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Reporting Offshore Financial Accounts: The Costs of Non-Compliance

Contributor: Victoria Tarakanova, Tax & Business Services staff


As a general rule, the United States taxes its citizens and residents on their worldwide income and imposes annual information reporting on certain foreign assets. Failure to comply with these requisite tax information filings can potentially result in severe financial penalties, prosecution and, in some cases, jail time. With the implementation of the Foreign Account and Tax Compliance Act ("FATCA"), offshore account compliance for U.S. citizens and residents has become even more important.

FATCA: How the Internal Revenue Service Can Discover a U.S. Taxpayer's Offshore Account

There are many ways the Internal Revenue Service ("IRS") finds out about a taxpayer's foreign accounts; for example, IRS investigations of banks, including Credit Suisse, Julius Baer, HSBC, Basler Kantonal Bank, as well as the Swiss Bank program, where Swiss banks seeking non-prosecution agreements were required to disclose taxpayers' account information. Adding to the pressure are the new and increasing number of information-sharing agreements between the United States and foreign governments as a result of FATCA. Furthermore, foreign financial institutions are continuing to reveal non-compliant U.S. taxpayers who hold undisclosed assets abroad.

FATCA took effect in July 2014. The new law triggered reporting by thousands of foreign financial institutions to the IRS data on American clients with accounts containing at least $50,000, or otherwise withholding 30 percent of the dividends, interest and other payments on U.S.-sourced income due to those American clients. Countries with secrecy laws protecting client confidentiality, including Switzerland, are no longer exempt. Non-compliant foreign financial institutions can be frozen out of U.S. markets, so they are complying.

Even though FATCA officially went "live" in 2014, APEX Funds Services reminds us that many of the key implementation deadlines took place in 2015 and will continue to unfold over the next few years. So far, more than 80 nations have agreed to the law. Over 77,000 foreign financial institutions have signed on as well.

"The money is moving out of Switzerland to a variety of jurisdictions," said Caroline Ciraolo, the Justice Department's top tax prosecutor. According to lawyers and prosecutors, financial institutions in Singapore and Israel are possible targets.

The Benefits of Voluntary Disclosure

U.S. taxpayers still have access to safe harbors such as the Offshore Voluntary Disclosure Initiative ("OVDP program"), which can mitigate or minimize the penalties associated with non-compliance. However, the IRS has reserved the right to terminate OVDP or increase its penalty structure at any time. Alternatively, the IRS can choose to limit the types of taxpayers who may enter into the OVDP program. Once the program closes, taxpayers may again face full audits and investigations, potential prosecution, and full penalty known in technical jargon as the "FBAR penalty," for failure to file the Foreign Bank and Financial Accounts disclosure form.

Since 2009, the risk involved with failing to disclose offshore assets has been steadily increasing. The U.S. Department of Justice is increasing its civil and criminal prosecution for tax fraud and evasion, and the IRS is increasing its civil and criminal audit enforcement.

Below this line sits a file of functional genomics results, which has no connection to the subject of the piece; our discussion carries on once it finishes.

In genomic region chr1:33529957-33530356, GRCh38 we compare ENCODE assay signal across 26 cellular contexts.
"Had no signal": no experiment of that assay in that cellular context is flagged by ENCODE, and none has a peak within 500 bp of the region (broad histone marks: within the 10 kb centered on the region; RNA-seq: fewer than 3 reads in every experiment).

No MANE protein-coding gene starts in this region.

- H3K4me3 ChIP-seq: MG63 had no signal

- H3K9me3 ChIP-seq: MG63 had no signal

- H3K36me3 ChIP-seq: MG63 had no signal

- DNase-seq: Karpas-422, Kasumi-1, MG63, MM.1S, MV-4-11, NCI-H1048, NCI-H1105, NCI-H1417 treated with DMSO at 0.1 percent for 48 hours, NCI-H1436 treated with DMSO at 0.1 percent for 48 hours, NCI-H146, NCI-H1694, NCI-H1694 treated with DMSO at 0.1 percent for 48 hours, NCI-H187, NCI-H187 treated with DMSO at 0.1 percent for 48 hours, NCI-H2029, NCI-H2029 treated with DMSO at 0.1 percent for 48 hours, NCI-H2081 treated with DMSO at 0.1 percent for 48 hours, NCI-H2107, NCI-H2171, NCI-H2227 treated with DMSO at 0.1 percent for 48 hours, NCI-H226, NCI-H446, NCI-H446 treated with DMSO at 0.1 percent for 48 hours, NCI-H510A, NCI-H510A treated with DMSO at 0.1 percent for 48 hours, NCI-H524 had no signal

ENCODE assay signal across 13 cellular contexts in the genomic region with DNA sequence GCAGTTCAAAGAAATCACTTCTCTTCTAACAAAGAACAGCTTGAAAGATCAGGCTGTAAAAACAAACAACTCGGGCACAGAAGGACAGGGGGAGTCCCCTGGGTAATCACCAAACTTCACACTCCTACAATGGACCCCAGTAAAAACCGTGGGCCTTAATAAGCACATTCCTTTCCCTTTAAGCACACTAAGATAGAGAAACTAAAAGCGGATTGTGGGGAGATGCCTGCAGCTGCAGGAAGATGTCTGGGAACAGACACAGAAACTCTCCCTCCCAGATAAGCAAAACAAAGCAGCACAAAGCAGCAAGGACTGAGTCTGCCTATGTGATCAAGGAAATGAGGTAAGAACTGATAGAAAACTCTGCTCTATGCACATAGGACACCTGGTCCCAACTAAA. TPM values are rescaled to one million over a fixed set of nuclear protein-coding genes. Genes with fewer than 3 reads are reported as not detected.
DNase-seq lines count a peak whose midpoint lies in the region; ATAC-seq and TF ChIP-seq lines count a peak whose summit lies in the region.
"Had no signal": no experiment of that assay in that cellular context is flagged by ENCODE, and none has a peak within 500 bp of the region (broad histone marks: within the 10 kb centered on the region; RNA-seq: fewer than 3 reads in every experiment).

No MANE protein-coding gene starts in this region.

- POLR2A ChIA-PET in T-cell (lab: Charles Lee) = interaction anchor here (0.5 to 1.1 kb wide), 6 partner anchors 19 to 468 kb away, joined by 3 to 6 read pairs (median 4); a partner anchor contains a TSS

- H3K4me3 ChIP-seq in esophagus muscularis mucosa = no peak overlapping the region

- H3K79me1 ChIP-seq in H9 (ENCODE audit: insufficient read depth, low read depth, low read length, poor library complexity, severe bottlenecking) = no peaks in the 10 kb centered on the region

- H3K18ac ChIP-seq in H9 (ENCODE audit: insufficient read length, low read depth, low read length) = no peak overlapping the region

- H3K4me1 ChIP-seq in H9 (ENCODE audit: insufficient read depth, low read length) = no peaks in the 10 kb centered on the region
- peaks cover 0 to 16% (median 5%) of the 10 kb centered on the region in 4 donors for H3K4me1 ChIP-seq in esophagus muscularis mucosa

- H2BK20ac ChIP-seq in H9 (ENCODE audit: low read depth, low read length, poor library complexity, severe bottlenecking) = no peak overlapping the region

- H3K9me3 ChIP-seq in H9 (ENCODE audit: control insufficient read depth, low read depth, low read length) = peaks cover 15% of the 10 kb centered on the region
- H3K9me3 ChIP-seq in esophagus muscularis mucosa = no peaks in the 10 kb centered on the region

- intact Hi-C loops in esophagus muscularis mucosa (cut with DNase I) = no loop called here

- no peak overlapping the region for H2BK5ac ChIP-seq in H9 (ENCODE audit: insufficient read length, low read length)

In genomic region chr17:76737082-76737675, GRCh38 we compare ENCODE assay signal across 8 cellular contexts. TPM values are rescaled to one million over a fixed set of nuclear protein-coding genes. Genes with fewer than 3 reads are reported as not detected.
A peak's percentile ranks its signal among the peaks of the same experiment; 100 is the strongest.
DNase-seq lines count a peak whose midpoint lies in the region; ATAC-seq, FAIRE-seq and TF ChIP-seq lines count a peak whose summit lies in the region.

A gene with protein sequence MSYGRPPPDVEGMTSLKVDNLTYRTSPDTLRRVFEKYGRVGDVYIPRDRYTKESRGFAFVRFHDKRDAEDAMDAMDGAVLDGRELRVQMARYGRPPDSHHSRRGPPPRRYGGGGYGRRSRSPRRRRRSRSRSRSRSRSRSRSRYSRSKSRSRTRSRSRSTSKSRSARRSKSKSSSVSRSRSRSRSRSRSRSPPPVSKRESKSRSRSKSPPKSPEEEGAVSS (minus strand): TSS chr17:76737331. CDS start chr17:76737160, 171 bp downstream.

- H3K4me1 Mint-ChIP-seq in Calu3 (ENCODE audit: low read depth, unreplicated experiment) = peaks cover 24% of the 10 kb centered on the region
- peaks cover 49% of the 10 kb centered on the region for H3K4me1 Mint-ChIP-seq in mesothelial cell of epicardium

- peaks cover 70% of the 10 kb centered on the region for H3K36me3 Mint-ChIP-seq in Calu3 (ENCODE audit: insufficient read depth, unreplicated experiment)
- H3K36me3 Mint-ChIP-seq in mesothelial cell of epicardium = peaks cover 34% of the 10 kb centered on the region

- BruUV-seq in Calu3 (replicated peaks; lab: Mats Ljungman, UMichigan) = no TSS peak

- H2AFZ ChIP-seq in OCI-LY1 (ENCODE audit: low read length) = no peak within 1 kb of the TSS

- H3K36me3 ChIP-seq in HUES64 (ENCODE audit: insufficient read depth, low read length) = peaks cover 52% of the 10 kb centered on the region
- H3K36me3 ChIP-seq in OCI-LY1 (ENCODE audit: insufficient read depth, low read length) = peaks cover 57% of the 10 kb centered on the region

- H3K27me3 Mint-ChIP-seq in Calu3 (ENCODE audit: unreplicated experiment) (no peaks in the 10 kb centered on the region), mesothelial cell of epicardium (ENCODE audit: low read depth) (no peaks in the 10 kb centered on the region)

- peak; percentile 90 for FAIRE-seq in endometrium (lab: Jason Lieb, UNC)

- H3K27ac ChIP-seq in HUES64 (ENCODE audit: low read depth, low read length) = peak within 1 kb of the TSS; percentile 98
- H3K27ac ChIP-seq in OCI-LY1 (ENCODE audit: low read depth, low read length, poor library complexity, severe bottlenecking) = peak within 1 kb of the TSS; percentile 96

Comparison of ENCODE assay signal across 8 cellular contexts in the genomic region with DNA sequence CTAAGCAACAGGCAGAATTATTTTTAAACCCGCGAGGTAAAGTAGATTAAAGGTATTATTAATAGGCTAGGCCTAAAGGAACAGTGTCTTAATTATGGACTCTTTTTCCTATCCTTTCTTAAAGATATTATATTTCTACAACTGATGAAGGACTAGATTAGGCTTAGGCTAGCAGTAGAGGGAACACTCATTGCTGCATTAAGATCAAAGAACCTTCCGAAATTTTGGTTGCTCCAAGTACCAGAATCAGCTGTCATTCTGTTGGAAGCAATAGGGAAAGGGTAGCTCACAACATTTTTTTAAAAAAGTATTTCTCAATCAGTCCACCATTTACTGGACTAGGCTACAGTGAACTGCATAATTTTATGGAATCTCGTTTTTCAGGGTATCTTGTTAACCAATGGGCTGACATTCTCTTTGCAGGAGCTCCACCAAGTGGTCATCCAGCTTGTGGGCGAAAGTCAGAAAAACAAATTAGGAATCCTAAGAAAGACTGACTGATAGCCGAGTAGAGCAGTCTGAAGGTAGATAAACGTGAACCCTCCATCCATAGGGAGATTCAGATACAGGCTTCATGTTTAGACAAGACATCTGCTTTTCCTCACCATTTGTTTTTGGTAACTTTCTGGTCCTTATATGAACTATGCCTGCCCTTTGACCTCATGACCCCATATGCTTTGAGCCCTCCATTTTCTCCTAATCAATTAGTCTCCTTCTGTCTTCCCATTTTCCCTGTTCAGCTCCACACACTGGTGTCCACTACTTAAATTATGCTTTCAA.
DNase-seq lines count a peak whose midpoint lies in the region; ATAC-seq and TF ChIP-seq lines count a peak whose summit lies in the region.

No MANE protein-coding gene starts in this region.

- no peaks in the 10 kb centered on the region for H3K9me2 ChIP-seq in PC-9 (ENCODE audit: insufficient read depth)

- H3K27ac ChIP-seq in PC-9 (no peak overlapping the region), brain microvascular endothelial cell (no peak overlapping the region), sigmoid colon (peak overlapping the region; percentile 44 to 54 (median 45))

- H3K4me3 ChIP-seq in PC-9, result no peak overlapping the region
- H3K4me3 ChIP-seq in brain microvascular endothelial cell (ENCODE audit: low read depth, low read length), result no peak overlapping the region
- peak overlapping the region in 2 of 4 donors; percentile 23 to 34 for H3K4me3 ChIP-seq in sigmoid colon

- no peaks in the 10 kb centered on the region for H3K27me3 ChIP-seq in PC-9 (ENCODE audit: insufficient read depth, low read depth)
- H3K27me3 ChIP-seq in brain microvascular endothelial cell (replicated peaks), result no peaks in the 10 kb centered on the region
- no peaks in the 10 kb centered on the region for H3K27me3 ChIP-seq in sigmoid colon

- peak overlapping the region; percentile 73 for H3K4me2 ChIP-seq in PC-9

The current OVDP program was launched in 2012 and is the successor to prior voluntary programs offered in 2011 and 2009. Since the launch of the first program, approximately 85,000 taxpayers have come into compliance voluntarily, paying about $8 billion in taxes, interest and FBAR penalties.

Taxpayers entering the program generally receive two valuable considerations in return: escaping potential criminal prosecution for tax evasion, if applicable, and a significant break on the maximum FBAR penalty. Taxpayers seeking to enter into the OVDP program, but who are discovered by the IRS before they are accepted into the program, can otherwise potentially face a maximum 50 percent penalty.

In 2014, the IRS expanded the streamlined procedures to the OVDP program to accommodate a wider group of U.S. taxpayers. With the 2014 changes, procedures became available to a wider population of U.S. taxpayers living outside the country and, for the first time, to certain U.S. taxpayers residing in the United States.

For eligible U.S. taxpayers residing outside the United States, all penalties will be waived. According to the IRS, the estimated 6 million expatriate Americans who live and work abroad can perhaps benefit from the changes. Furthermore, for eligible U.S. taxpayers residing in the United States, the only penalty will be a miscellaneous offshore penalty equal to 5 percent of the foreign financial assets that gave rise to the tax compliance issue. Previously, the penalty was as high as 27.5 percent, computed as a percentage of the minimum balance in the undisclosed foreign account.

As previously indicated, the OVDP program can be discontinued at any time, as there is no scheduled "sunset" date. Despite the significant amount of revenue being generated by the program, the IRS has started to remind taxpayers that the program is not permanent.

Thanks to Victoria Tarakanova, Tax & Business Services staff, for her contributions.



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